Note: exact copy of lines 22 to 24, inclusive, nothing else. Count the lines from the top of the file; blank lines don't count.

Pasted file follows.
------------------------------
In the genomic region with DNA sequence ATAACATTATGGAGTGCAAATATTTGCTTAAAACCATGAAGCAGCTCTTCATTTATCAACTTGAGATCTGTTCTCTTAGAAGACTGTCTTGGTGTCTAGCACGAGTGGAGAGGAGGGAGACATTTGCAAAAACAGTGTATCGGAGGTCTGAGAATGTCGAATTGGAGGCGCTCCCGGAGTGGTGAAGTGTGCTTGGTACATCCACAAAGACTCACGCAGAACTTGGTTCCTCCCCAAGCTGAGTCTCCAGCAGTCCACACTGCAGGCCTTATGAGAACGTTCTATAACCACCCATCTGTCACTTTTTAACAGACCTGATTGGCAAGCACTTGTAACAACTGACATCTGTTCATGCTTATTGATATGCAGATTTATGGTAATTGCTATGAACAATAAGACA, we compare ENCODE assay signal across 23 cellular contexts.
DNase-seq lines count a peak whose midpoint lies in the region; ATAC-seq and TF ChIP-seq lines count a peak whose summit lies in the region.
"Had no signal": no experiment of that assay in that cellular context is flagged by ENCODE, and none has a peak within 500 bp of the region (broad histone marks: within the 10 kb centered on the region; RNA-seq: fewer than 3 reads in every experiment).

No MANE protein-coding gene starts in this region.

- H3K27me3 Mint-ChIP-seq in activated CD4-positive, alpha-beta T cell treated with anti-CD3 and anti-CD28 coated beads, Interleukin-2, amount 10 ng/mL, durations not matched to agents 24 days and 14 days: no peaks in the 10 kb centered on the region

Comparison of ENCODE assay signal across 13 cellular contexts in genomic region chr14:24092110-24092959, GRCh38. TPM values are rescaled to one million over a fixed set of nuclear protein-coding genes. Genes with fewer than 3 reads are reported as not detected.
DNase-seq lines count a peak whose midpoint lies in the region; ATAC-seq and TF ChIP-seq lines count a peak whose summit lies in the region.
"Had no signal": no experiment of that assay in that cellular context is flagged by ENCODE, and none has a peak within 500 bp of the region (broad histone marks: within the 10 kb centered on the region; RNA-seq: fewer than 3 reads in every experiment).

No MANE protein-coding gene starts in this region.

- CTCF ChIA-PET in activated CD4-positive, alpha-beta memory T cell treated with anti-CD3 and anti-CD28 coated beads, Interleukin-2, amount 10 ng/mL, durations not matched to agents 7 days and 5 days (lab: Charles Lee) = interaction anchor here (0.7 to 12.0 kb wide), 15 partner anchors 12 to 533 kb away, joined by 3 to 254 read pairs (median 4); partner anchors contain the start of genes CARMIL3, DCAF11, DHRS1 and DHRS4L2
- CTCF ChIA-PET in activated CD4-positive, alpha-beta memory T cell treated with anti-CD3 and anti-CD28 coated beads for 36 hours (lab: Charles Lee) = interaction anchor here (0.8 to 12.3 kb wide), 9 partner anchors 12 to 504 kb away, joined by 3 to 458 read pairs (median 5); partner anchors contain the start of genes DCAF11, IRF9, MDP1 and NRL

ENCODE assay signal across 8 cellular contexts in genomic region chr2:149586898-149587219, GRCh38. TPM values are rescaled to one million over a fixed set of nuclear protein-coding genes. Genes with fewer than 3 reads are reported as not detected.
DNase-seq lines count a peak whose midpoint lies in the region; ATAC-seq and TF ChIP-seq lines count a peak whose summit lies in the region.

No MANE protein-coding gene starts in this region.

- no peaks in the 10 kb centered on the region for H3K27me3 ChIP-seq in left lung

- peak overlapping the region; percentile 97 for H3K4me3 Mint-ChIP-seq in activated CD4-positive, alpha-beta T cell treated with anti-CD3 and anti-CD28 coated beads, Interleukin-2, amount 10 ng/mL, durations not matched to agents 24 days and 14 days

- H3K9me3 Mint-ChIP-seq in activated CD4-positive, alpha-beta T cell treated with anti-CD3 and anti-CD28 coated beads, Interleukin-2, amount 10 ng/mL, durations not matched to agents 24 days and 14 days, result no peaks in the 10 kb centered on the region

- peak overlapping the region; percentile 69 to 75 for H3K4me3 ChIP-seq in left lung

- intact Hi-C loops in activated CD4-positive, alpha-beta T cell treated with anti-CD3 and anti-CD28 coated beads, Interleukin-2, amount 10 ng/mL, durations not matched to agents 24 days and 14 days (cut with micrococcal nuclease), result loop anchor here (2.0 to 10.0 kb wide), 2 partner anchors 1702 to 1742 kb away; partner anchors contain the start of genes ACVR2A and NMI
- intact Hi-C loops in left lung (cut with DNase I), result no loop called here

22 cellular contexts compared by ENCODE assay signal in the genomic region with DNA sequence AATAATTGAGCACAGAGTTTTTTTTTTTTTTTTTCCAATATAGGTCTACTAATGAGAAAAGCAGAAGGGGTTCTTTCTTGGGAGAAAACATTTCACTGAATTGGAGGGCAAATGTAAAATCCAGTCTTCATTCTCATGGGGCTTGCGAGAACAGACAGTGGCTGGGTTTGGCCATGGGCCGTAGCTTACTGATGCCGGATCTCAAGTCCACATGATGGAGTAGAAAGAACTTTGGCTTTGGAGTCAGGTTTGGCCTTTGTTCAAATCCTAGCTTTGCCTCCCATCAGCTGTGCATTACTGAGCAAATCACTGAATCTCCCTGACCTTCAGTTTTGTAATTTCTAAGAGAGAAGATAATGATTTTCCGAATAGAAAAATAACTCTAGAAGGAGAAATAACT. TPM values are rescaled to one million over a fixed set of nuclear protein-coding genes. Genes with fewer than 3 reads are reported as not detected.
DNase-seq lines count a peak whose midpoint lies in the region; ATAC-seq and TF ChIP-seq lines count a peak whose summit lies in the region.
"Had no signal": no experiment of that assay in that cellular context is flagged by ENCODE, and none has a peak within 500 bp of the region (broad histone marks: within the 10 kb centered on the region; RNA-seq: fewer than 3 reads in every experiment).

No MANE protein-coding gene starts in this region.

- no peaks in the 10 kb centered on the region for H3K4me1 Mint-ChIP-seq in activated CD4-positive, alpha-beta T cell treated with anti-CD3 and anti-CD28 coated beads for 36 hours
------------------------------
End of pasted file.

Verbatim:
DNase-seq lines count a peak whose midpoint lies in the region; ATAC-seq and TF ChIP-seq lines count a peak whose summit lies in the region.
"Had no signal": no experiment of that assay in that cellular context is flagged by ENCODE, and none has a peak within 500 bp of the region (broad histone marks: within the 10 kb centered on the region; RNA-seq: fewer than 3 reads in every experiment).

No MANE protein-coding gene starts in this region.